This year has included the long process of becoming more racially aware, overcoming prejudices by God’s grace, desiring to be something God did not create me to be, learning to accept my whiteness, and finally embracing it. If I merely accept that I am White, I will not rejoice in who I am; I will still desire to be Black but merely realize its impossibility. Thus, I am still on that last step of embracing my race, for then I can use that socially constructed identity to fulfill God’s Biblical command of justice.

I must allow God to continually remind me of who I am in Him. Remember, it is our insides that matter! Yet because I am White, and I can reach out both to minorities and to other Whites to listen, understand, and bring greater unity among God’s “very good” creation. I am White, and I am White for a reason.picture026

Modernist Literature and the Cross

I’m currently taking American Literature: Realism through Modernism, and in it we have recently been discussing modernist poetry. Fragmentation within poems has been a common and thought-provoking topic as we discuss how breaking apart objects can reveal reality better, ignoring the romanticized symbolism that people have attached to objects for centuries, but last week I became frustrated with this style of poetry. The poems seemed abstract; breaking down objects into their parts to describe them in a fuller way seemed confusing and purposeless that day.

We began discussing how Christianity can be manifested in fragmentation, and a couple of my classmates had insightful comments about fragmentation revealing the reality of Christian life. They said it shows that things are not always perfect. They said the words and format of the modernist poems reflect how we do not always understand what is happening. In other words, fragmentation shows the broken reality of life.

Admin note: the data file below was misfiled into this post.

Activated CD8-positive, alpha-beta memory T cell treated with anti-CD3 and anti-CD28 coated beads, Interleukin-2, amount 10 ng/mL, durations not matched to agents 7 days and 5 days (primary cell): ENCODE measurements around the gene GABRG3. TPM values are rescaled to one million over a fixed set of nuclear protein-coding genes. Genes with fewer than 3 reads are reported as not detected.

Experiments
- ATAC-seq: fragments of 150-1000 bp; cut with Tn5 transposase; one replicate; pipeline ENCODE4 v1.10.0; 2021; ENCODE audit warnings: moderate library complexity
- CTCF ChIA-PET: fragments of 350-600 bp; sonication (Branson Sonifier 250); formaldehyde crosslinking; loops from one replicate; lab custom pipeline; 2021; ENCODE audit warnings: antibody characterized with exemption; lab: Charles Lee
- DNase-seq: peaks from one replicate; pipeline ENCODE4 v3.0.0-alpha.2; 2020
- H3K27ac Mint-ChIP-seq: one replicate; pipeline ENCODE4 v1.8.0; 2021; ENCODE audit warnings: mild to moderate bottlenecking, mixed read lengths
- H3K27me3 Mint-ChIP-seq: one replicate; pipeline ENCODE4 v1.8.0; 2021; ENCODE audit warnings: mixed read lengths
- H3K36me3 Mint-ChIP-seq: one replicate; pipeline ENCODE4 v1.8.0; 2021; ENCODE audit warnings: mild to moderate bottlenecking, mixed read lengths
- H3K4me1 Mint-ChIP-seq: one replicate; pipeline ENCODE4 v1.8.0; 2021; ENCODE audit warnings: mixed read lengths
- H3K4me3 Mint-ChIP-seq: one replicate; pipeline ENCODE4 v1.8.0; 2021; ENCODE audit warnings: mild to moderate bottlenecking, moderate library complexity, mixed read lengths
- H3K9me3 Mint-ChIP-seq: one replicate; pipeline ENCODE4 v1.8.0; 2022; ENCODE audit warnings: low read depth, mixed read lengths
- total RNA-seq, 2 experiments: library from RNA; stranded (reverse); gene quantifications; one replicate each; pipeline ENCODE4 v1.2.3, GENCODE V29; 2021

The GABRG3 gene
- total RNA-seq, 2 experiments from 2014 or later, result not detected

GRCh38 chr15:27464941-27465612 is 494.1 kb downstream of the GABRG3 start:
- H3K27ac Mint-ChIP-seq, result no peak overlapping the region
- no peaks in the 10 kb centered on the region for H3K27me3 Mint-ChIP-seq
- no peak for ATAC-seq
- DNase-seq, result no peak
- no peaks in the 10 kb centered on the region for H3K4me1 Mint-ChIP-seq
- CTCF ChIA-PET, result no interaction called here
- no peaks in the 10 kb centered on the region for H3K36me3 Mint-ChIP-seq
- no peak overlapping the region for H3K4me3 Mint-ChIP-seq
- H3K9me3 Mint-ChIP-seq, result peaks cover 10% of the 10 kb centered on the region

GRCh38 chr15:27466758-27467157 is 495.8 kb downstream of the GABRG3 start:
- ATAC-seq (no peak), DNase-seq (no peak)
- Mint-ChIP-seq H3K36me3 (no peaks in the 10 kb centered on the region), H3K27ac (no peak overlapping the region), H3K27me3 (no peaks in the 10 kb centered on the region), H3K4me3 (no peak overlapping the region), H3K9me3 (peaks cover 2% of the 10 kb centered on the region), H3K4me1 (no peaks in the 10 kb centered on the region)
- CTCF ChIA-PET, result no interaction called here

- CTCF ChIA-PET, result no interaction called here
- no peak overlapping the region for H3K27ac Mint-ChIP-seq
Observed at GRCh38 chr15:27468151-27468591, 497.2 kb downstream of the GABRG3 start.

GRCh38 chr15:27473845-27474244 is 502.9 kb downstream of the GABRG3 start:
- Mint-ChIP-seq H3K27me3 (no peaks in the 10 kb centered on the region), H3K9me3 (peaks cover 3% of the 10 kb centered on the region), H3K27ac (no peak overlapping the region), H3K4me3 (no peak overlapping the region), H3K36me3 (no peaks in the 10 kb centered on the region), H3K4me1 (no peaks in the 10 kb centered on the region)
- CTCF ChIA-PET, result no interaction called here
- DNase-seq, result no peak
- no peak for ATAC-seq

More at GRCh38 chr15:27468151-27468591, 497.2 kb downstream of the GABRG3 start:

This is valid, but it is not always enough. Where is the hope? In class that day, I voiced that I just wanted to proclaim the gospel in a poem, the full gospel. I couldn’t stand the purposeless poems any longer. Maybe part of why I wanted to look at the bigger picture was because I’m a sociology major. Overall, I believe the urge came because I wanted to make my faith in Jesus known to everyone.

I see the value of fragmentation, and I would actually like to try writing some similar poems myself to break out of the mold in which we commonly think. Yet I do not want to become so focused on individual objects that I ignore the bigger picture of hope and redemption that Jesus has made for us, thanks be to God.

Because of these thoughts and beliefs, I scribbled the following poem in my notes as class ended. While it does not explain in detail the good news of Jesus Christ giving up His Heavenly home to become human, feel pain, be compassionate, and ultimately die an unspeakably agonizing death to take the punishment we all deserve for ignoring, disobeying, and rebelling against God–while the poem does not  go into details of Jesus’s doing this out of God’s great love and His coming back to life and conquering death once and for all out of God’s sacred power, it gives a better glimpse than many other short poems I’ve read lately. It has more purpose than a poem describing the common but unnoticed beauty of a vase, and it’s the starting place of hope.

Here’s to my God, the Saviour of all on this earth who believe in Him, who is living in His people through His Spirit until His return!

 

A Cross:

Splintered wood,

Agony.

I wince.

Hands, gaping

Chest, heaving–

A cross

That is everything;

that is all.